Reloading problem??


Pat C.
February 10, 2013, 09:27 PM
I just started reloading and ran in to a problem right off the bat. I was taking primers out and a casing stuck in the die and wouldn't come out. I used the lube , but hadn't tumbled or cleaned the brass. do i have to clean the brass every time i reload these casing?? Their 223 and didn't look all that bad, but there was a little carbin on the outside of the brass. How do you guys do it step by step if you could please. Thank You Pat C.:banghead:

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February 10, 2013, 09:36 PM
Short Tumble, lube, size/deprime, tumble again removes lube and for polish, trim/chamfer/debur as needed, prime, charge, seat and crimp

February 10, 2013, 09:45 PM
It isn't absolutely necessary to tumble. As for lubing, it is important to properly lube the brass or you'll encounter exactly what has occurred. As follows, lube the outside and inside of the neck, and lube the body below the shoulder. Be careful not to get lube on the shoulder, and don't use heavy amounts of lube or lube dents will occur.


February 10, 2013, 10:02 PM
Pat C.,

Your first problem is to get the stuck case out.
There are many, many ways to get this accomplished and I'm not going into all of them. Depending upon your die set, un-screw the depriming/expanding rod and spray some 'liquid wrench' or WD-40 or what ever penetrating oil you have. Let it soak in and extract the brass. Clean the die very well after getting the case out. Another way is to (if you can) remove the die from the press and stick it into the freezer. Brass shrinks more than steel/iron. (Cold enough to freeze the balls off of a brass monkey. The monkey is the name given to a brass rack used to hold iron cannon balls in one place on a sailing ship - get your mind out of the gutter.)

Now to why did the case stuck. You stated that you used "the lube". Not knowing what lube, all I can say is the area that needs the lube is the side walls of the case, not the neck. Cleaning the brass is NOT a requirement. It only protects your die from un-needed ware and possible damage. Grit/sand will be pressed into the brass. Cleaning is a good idea because of this.

Getting a case stuck is a frustrating thing to happen. I know, I've done it (too many times).

Pat C.
February 10, 2013, 10:49 PM
Using Remington lub wax. Using redding dies. should have asked frist about removeing the brass from the die!! I removed the primer knock out pin, but didn't know the ajustment ring was in it and broke it. will try and order a new one monday!!:banghead::banghead:

February 11, 2013, 01:07 AM
Told you it was frustrating.

It get better as you learn what to do and not to do. It becomes very addictive.

February 11, 2013, 02:10 AM
30 yrs of reloading NEVER stuck a case How do you do this ? Tell me how this is done with out correct prep.

February 11, 2013, 02:28 AM
He's a newbie to reloading. Cut him some slack. Probaby he didn't use enough lube, or put it too far up on the case. The important thing is he learned proper procedure from his mistake.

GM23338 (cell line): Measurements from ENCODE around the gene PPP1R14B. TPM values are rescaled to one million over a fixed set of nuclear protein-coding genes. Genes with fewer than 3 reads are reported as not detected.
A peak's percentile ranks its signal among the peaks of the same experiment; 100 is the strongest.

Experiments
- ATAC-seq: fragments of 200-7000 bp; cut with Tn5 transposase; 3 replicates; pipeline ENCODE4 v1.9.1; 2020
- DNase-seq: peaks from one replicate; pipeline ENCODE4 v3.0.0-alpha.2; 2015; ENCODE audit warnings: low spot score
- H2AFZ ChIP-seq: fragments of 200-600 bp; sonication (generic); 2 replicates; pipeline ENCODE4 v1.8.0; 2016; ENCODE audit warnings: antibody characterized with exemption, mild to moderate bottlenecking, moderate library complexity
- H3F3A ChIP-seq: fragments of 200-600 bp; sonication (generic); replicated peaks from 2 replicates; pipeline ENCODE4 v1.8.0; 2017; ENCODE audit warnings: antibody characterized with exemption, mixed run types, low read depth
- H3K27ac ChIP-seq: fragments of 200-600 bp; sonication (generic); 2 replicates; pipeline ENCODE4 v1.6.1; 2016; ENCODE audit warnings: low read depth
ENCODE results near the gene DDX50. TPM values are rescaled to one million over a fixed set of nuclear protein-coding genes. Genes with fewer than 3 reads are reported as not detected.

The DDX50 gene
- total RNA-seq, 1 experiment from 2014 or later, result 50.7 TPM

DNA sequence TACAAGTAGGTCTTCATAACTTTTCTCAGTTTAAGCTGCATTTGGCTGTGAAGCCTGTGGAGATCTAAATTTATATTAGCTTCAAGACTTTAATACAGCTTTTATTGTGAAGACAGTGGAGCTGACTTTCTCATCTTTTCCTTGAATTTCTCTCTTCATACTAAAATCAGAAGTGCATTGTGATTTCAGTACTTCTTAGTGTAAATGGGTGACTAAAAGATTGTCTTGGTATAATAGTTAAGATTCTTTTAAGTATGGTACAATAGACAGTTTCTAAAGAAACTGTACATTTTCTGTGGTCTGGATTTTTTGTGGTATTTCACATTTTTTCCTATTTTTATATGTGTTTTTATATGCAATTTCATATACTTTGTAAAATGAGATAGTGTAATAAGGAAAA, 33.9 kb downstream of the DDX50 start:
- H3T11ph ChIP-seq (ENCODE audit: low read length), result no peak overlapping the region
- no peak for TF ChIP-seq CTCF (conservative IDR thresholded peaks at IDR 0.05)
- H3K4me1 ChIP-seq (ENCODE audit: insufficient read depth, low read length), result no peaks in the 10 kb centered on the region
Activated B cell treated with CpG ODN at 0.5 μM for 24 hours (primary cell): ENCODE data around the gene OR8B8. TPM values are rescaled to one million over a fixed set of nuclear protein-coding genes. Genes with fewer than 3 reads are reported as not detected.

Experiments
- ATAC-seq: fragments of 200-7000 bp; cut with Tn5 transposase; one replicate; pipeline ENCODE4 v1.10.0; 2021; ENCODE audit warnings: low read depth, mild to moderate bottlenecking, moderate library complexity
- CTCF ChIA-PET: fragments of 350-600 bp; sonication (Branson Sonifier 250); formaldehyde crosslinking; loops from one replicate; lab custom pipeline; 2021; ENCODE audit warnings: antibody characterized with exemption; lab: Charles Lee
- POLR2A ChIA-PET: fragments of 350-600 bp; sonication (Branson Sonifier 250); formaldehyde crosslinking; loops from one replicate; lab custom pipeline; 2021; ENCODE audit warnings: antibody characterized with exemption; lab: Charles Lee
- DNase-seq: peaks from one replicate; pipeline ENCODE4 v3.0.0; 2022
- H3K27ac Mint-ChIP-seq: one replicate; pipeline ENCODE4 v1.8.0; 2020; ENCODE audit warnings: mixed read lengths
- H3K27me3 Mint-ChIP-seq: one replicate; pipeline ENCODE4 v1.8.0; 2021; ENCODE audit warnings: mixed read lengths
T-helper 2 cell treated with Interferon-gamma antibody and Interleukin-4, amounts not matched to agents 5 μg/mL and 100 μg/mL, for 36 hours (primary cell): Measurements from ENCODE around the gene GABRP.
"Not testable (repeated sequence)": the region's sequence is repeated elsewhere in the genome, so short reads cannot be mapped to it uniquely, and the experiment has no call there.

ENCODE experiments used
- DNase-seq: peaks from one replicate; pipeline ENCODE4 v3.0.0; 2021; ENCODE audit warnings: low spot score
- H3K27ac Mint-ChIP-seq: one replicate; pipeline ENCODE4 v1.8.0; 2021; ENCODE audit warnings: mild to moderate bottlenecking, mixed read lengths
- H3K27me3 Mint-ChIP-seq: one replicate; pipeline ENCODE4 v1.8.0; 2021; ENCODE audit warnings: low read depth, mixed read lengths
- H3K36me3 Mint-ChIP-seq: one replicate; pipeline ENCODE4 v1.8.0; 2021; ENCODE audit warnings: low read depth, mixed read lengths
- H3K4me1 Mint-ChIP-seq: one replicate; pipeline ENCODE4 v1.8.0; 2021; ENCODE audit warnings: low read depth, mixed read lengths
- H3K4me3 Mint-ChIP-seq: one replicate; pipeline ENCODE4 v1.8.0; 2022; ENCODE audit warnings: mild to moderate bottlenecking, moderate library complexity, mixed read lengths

PatC, you can also buy a stuck case remover made by RCBS and others at your favorite shooting supply store. Hopefully you won't ever need it again. ;)

February 11, 2013, 02:34 AM
I don't know what remington sizing wax is, but whatever you used it wasn't enough, some case lubes are pretty touchy between too little and too much.

I have recently started my first bottleneck case reloading(.223) and haven't had any problems to speak of after a couple batches of 100 cases.

I use the pump spray lube and lay all the cases out in lines on a cotton rag, going down the line spritzing them at an angle from the front so they get a small amount inside the neck. Then I roll them to spread the lube, let dry for a few minutes(don't hurry, let them dry for sure).
Just like this guy(from 3:18 in):

fallout mike
February 11, 2013, 02:49 AM
You did not use enough lube and/or you put the lube in the wrong place.

Pat C.
February 14, 2013, 08:54 PM
Update Frist Thank You for all the advise and help!! Contacted Redding and told them what happened and they are shipping a new dipriming assembly free. Real good folks there no questions ask!! Wasn't expecting it for free especially when it was my screwup!! Pat C.

February 15, 2013, 12:58 AM
I've come close to sticking a case back when I first started reloading. But instinct told me to not stop in mid stroke, so I continued with assertive pressure and made it in and out of the die by the skin of my teeth. The most important element of resizing to me is making sure the case if properly lubed.

I've used a number of types and brands, all worked flawlessly, but I've now settled on Dillon spray on lube for the last decade and a half-ish. Spray on's are not a good choice for impatient reloaders though. More reloaders have stuck cases with these type lubes than any other type made. The trick to them is to make sure the lube dries completely before resizing or they will absolutely stick a case. I prefer spray on's because they don't leave the case with much residue, I don't ever experience lube dents, and they don't gum up the media at all.


February 15, 2013, 02:47 AM
I have gotten a few cases stuck when I first started reloading and not knowing how much case lube to use. This is one of the reasons I prefer Lee dies. Case gets stuck, they are easier to take apart.

February 15, 2013, 01:17 PM
My latest experience with a stuck case was when the neck expander got stuck. Reason, grit on the inside of the neck. Once I started brushing the inside of the cases the problem has not reared it ugly head again. YET, but no doubt I will experience something new when I try to cut a corner in the Case prepping stage. I do not cut corners in the reloading process, just the prep, and I learn alot that way. Mainly to just do it right the first time. :)

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